Letting go of Resistance

Funnily enough, two days before I read The War Of Art, I reread a part of The Sedona Method book that deals with letting go of resistance (with a small initial, since it was not personified there). Apparently it’s a theme that I need to be dealing with.

The process that most struck me was that of letting go of resistance to both X and not X. Since if you’re resisting X, you’re probably also resisting not X, or there would be no resistance, just movement to a certain direction.

Case in point: my bedtime.

I didn’t really manage to make any progress in terms of getting to bed earlier, until I found the chapter on letting go of resistance. Here’s what happened.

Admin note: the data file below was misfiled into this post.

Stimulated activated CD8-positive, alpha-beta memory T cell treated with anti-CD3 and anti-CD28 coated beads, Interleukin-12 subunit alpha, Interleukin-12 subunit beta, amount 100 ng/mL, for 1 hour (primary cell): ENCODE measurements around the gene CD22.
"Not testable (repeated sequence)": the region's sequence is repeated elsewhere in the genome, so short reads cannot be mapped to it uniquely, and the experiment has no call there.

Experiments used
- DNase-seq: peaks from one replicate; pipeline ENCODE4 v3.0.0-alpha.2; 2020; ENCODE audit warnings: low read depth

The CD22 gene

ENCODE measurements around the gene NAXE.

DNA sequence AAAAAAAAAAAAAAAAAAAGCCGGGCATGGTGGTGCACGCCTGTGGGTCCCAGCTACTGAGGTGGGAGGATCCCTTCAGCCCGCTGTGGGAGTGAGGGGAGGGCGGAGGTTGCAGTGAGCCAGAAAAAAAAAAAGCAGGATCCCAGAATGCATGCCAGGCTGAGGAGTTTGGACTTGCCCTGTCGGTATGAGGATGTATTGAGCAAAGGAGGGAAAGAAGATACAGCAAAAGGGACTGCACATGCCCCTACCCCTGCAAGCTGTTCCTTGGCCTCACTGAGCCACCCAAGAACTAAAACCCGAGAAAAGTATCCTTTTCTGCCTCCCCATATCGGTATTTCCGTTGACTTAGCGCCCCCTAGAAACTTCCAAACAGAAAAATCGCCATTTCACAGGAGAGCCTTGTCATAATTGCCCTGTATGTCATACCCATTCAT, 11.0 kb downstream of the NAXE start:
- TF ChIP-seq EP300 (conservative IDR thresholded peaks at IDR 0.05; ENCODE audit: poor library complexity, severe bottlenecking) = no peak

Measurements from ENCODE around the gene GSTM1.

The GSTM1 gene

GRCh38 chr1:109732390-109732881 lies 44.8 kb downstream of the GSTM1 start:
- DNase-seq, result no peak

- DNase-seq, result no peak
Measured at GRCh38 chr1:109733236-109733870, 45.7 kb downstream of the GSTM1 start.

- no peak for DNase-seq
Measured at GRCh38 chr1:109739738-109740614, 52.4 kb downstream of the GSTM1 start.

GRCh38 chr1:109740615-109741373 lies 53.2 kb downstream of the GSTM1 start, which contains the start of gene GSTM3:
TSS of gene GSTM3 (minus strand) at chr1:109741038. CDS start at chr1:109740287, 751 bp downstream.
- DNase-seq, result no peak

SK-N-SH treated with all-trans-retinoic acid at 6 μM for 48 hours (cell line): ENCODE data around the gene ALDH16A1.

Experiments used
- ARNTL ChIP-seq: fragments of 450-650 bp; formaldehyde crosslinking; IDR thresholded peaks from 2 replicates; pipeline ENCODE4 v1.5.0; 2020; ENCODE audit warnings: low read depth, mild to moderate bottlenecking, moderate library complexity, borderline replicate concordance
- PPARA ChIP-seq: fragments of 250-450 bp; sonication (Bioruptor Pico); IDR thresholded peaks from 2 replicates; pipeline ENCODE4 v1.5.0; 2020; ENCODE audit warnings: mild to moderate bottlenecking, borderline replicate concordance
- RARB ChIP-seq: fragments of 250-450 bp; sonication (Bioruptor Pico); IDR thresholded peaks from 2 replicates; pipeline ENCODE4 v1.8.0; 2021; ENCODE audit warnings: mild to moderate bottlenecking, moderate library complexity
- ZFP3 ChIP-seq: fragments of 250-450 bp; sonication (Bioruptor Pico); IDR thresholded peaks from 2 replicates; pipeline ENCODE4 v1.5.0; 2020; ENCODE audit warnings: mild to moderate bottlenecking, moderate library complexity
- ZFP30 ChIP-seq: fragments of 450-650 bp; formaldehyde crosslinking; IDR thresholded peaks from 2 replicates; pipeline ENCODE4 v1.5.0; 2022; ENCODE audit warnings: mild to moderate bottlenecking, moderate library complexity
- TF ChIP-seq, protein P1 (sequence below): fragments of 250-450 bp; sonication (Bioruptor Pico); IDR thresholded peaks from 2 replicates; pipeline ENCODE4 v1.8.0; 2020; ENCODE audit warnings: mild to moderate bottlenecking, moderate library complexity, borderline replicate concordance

I was reading the book at 10.30 p.m., so I was acutely in the middle of some resistance.

My resistance to going to bed sounded something like this: “But the book is really really interesting, and besides, when are you ever going to find time to read it if you go to bed now? You know you want to keep reading, and you deserve this time for yourself! You work so hard during the day, with the baby and with your thesis, so come on, relax a bit!”

My resistance to not going to bed, however, sounded like this: “You’re really tired. You should put the book down and stop procrastinating on your bedtime. The longer you stretch the decision to go to bed, the worse you’ll feel tomorrow and the more you’ll beat yourself up. Besides, if you don’t sleep, you won’t have the energy to hang out with the baby tomorrow, and you’ll just feel like a bad mother.”